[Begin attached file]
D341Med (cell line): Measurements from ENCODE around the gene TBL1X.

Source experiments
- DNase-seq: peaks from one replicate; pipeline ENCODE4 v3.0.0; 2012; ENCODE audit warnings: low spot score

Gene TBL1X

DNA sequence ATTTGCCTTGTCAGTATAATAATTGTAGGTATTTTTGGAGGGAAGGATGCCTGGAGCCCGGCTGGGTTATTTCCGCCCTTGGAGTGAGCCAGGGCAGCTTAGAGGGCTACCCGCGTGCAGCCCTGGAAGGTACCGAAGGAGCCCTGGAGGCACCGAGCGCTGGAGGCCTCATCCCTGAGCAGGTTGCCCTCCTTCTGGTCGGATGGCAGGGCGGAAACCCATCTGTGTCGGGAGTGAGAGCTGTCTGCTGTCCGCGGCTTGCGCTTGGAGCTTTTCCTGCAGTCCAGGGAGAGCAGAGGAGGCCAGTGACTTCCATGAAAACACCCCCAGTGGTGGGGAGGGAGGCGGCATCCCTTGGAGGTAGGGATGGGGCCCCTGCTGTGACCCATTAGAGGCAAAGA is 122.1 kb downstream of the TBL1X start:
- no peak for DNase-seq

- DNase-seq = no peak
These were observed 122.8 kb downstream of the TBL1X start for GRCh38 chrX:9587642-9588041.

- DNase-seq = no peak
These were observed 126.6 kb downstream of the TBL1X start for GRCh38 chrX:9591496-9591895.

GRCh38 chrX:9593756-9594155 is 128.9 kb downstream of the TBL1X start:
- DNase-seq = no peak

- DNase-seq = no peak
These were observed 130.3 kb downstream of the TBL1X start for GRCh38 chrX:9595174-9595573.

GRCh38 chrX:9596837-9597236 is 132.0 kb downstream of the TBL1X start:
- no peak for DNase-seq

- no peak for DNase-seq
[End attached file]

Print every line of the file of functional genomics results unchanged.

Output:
D341Med (cell line): Measurements from ENCODE around the gene TBL1X.

Source experiments
- DNase-seq: peaks from one replicate; pipeline ENCODE4 v3.0.0; 2012; ENCODE audit warnings: low spot score

Gene TBL1X

DNA sequence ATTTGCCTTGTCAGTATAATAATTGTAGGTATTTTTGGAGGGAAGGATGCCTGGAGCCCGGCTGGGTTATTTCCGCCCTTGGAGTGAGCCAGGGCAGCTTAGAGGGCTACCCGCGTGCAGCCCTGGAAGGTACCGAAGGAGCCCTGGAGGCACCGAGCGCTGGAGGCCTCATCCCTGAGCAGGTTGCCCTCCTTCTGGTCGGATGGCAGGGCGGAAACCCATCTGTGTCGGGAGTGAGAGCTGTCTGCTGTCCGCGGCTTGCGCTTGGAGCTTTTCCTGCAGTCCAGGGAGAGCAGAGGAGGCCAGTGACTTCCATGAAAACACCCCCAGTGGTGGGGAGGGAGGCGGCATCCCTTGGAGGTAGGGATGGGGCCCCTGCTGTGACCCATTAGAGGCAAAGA is 122.1 kb downstream of the TBL1X start:
- no peak for DNase-seq

- DNase-seq = no peak
These were observed 122.8 kb downstream of the TBL1X start for GRCh38 chrX:9587642-9588041.

- DNase-seq = no peak
These were observed 126.6 kb downstream of the TBL1X start for GRCh38 chrX:9591496-9591895.

GRCh38 chrX:9593756-9594155 is 128.9 kb downstream of the TBL1X start:
- DNase-seq = no peak

- DNase-seq = no peak
These were observed 130.3 kb downstream of the TBL1X start for GRCh38 chrX:9595174-9595573.

GRCh38 chrX:9596837-9597236 is 132.0 kb downstream of the TBL1X start:
- no peak for DNase-seq

- no peak for DNase-seq